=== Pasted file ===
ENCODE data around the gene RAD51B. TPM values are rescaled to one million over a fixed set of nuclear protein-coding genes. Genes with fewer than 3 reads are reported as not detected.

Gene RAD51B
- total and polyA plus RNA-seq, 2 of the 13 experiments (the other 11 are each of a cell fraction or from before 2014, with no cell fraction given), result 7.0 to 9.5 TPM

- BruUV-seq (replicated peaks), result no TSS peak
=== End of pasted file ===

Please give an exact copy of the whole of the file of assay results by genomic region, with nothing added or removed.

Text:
ENCODE data around the gene RAD51B. TPM values are rescaled to one million over a fixed set of nuclear protein-coding genes. Genes with fewer than 3 reads are reported as not detected.

Gene RAD51B
- total and polyA plus RNA-seq, 2 of the 13 experiments (the other 11 are each of a cell fraction or from before 2014, with no cell fraction given), result 7.0 to 9.5 TPM

- BruUV-seq (replicated peaks), result no TSS peak